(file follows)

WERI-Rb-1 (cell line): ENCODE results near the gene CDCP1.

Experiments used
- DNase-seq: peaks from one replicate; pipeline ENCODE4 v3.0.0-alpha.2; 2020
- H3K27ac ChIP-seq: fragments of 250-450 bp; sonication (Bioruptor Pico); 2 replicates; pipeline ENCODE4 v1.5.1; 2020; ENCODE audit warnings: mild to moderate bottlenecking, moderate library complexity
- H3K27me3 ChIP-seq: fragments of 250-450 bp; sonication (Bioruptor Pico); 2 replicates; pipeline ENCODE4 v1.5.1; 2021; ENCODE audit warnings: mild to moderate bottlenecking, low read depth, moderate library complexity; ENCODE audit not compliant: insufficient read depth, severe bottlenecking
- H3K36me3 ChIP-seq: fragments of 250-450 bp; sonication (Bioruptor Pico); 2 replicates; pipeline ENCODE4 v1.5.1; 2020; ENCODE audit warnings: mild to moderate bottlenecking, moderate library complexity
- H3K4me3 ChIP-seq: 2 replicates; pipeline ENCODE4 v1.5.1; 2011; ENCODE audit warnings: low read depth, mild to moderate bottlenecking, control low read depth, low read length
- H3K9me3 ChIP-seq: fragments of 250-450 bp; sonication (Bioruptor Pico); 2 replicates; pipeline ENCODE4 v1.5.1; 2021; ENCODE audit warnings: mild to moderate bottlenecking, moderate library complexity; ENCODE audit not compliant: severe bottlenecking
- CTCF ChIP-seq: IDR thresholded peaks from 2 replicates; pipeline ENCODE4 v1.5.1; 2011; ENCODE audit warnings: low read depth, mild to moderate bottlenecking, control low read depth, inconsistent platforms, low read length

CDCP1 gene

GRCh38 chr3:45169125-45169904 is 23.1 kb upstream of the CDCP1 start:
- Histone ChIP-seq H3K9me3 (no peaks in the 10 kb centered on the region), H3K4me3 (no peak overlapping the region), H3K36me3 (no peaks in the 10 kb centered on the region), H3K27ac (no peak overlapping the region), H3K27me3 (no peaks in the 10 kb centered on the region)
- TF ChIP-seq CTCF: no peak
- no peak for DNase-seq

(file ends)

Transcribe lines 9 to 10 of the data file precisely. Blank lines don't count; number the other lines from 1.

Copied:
- CTCF ChIP-seq: IDR thresholded peaks from 2 replicates; pipeline ENCODE4 v1.5.1; 2011; ENCODE audit warnings: low read depth, mild to moderate bottlenecking, control low read depth, inconsistent platforms, low read length

CDCP1 gene